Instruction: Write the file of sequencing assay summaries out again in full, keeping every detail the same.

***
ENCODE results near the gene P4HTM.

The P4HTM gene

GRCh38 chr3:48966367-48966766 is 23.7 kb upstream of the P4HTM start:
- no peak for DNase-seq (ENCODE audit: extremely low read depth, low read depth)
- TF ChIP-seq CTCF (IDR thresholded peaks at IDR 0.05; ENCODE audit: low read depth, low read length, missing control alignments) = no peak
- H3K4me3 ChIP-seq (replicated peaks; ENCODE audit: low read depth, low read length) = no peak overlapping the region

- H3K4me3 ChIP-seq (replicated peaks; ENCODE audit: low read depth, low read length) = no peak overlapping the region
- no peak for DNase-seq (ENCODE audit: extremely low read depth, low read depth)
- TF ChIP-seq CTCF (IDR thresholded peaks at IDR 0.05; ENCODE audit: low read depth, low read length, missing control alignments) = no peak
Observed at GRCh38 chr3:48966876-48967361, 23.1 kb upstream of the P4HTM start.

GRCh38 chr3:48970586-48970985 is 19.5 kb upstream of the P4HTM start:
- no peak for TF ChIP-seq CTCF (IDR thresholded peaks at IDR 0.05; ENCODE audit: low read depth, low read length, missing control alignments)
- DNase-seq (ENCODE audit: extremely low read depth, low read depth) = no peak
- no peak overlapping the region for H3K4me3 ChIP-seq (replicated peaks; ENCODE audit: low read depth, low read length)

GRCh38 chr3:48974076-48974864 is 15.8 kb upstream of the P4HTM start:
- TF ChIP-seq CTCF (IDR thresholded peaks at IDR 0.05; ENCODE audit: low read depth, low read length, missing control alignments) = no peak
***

ENCODE results near the gene P4HTM.

The P4HTM gene

GRCh38 chr3:48966367-48966766 is 23.7 kb upstream of the P4HTM start:
- no peak for DNase-seq (ENCODE audit: extremely low read depth, low read depth)
- TF ChIP-seq CTCF (IDR thresholded peaks at IDR 0.05; ENCODE audit: low read depth, low read length, missing control alignments) = no peak
- H3K4me3 ChIP-seq (replicated peaks; ENCODE audit: low read depth, low read length) = no peak overlapping the region

- H3K4me3 ChIP-seq (replicated peaks; ENCODE audit: low read depth, low read length) = no peak overlapping the region
- no peak for DNase-seq (ENCODE audit: extremely low read depth, low read depth)
- TF ChIP-seq CTCF (IDR thresholded peaks at IDR 0.05; ENCODE audit: low read depth, low read length, missing control alignments) = no peak
Observed at GRCh38 chr3:48966876-48967361, 23.1 kb upstream of the P4HTM start.

GRCh38 chr3:48970586-48970985 is 19.5 kb upstream of the P4HTM start:
- no peak for TF ChIP-seq CTCF (IDR thresholded peaks at IDR 0.05; ENCODE audit: low read depth, low read length, missing control alignments)
- DNase-seq (ENCODE audit: extremely low read depth, low read depth) = no peak
- no peak overlapping the region for H3K4me3 ChIP-seq (replicated peaks; ENCODE audit: low read depth, low read length)

GRCh38 chr3:48974076-48974864 is 15.8 kb upstream of the P4HTM start:
- TF ChIP-seq CTCF (IDR thresholded peaks at IDR 0.05; ENCODE audit: low read depth, low read length, missing control alignments) = no peak